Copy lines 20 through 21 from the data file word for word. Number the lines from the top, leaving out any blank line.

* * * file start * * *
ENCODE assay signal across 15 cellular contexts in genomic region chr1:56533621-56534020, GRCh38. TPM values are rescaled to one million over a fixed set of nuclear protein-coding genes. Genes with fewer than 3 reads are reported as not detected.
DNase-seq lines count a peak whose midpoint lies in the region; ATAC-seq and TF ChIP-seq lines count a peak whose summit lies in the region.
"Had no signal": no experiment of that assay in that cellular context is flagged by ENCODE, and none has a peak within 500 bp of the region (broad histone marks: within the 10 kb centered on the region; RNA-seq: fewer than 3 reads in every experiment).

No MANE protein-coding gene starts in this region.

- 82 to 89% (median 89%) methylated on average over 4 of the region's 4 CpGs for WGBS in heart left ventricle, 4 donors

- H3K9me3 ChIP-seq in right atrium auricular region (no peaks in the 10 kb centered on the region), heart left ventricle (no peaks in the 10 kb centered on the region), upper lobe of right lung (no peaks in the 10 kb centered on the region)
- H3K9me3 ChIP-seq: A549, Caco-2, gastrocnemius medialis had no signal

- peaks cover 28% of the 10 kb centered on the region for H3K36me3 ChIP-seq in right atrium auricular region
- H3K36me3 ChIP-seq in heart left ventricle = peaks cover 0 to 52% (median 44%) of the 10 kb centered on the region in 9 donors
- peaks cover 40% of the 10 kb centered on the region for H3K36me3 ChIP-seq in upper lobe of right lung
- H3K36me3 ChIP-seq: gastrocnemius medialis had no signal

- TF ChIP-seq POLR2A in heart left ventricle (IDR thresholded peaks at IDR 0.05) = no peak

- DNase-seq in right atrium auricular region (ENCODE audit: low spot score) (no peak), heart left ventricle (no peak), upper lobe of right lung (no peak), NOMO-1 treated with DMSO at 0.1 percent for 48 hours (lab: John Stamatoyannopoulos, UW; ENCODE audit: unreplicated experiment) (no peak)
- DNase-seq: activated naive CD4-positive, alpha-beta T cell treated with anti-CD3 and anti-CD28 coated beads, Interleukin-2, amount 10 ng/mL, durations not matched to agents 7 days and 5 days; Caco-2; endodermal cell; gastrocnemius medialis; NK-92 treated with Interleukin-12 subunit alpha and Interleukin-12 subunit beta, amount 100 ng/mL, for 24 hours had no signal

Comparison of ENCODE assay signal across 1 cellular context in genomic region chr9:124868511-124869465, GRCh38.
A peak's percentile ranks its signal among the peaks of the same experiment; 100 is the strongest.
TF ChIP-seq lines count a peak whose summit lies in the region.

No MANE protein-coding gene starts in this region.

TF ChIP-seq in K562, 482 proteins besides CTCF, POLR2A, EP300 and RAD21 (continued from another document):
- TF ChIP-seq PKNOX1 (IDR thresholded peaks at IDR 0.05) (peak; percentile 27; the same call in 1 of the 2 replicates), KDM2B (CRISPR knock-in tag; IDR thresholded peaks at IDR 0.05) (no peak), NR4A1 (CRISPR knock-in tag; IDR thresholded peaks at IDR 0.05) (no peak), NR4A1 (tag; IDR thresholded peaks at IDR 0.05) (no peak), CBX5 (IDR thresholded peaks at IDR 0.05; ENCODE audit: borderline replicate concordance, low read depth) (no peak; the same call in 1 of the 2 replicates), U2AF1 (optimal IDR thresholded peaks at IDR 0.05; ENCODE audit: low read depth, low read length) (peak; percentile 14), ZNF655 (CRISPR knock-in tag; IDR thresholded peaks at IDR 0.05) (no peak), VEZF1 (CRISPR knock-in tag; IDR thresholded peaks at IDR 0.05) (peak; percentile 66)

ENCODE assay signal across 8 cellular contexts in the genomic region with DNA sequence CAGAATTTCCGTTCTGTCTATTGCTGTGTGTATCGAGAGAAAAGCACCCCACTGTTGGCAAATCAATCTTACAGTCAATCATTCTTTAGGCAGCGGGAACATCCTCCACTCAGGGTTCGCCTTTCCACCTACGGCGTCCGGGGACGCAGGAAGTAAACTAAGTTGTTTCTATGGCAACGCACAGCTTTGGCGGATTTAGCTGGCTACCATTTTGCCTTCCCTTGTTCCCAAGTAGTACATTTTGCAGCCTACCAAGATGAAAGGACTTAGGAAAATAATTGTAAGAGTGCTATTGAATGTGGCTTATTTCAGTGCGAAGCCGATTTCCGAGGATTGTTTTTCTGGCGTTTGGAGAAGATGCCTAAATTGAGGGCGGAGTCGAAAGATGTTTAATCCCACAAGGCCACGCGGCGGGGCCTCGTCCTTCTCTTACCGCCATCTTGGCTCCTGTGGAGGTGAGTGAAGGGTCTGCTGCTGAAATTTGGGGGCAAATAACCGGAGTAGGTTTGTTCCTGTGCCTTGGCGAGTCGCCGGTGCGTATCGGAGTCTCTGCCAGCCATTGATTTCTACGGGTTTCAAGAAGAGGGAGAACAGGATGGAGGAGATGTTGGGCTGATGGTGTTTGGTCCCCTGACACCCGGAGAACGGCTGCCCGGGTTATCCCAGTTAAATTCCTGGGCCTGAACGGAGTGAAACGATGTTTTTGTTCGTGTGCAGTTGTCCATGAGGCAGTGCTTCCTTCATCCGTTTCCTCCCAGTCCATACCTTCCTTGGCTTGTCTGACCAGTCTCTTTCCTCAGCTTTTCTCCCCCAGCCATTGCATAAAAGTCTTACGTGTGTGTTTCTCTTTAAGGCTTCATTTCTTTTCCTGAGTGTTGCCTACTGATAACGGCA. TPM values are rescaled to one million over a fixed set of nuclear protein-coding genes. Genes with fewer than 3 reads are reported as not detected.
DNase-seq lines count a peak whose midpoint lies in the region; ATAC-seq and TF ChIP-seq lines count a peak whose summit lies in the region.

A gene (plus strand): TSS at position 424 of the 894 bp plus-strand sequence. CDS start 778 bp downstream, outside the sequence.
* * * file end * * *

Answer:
- TF ChIP-seq PKNOX1 (IDR thresholded peaks at IDR 0.05) (peak; percentile 27; the same call in 1 of the 2 replicates), KDM2B (CRISPR knock-in tag; IDR thresholded peaks at IDR 0.05) (no peak), NR4A1 (CRISPR knock-in tag; IDR thresholded peaks at IDR 0.05) (no peak), NR4A1 (tag; IDR thresholded peaks at IDR 0.05) (no peak), CBX5 (IDR thresholded peaks at IDR 0.05; ENCODE audit: borderline replicate concordance, low read depth) (no peak; the same call in 1 of the 2 replicates), U2AF1 (optimal IDR thresholded peaks at IDR 0.05; ENCODE audit: low read depth, low read length) (peak; percentile 14), ZNF655 (CRISPR knock-in tag; IDR thresholded peaks at IDR 0.05) (no peak), VEZF1 (CRISPR knock-in tag; IDR thresholded peaks at IDR 0.05) (peak; percentile 66)

ENCODE assay signal across 8 cellular contexts in the genomic region with DNA sequence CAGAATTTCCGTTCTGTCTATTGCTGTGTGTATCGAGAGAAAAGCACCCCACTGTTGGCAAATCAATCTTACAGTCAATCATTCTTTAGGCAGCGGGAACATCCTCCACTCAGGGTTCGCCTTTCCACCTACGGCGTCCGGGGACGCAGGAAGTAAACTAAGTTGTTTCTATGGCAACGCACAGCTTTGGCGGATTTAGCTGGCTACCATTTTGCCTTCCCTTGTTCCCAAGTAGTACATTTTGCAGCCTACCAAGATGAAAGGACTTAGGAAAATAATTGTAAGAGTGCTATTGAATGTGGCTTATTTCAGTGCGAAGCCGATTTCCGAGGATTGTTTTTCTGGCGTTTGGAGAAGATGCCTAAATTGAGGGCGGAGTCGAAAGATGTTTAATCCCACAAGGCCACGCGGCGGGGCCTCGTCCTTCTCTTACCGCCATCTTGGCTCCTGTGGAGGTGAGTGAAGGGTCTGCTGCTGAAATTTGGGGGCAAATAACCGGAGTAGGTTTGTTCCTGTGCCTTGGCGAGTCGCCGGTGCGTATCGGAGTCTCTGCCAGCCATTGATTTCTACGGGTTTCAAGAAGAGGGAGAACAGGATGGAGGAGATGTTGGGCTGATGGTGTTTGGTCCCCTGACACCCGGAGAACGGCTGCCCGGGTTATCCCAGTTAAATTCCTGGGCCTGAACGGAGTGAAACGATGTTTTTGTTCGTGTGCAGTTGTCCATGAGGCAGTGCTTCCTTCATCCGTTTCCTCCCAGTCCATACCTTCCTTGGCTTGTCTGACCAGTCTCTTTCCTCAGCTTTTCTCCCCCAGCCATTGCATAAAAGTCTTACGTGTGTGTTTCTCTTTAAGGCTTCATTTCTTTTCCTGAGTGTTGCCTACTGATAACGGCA. TPM values are rescaled to one million over a fixed set of nuclear protein-coding genes. Genes with fewer than 3 reads are reported as not detected.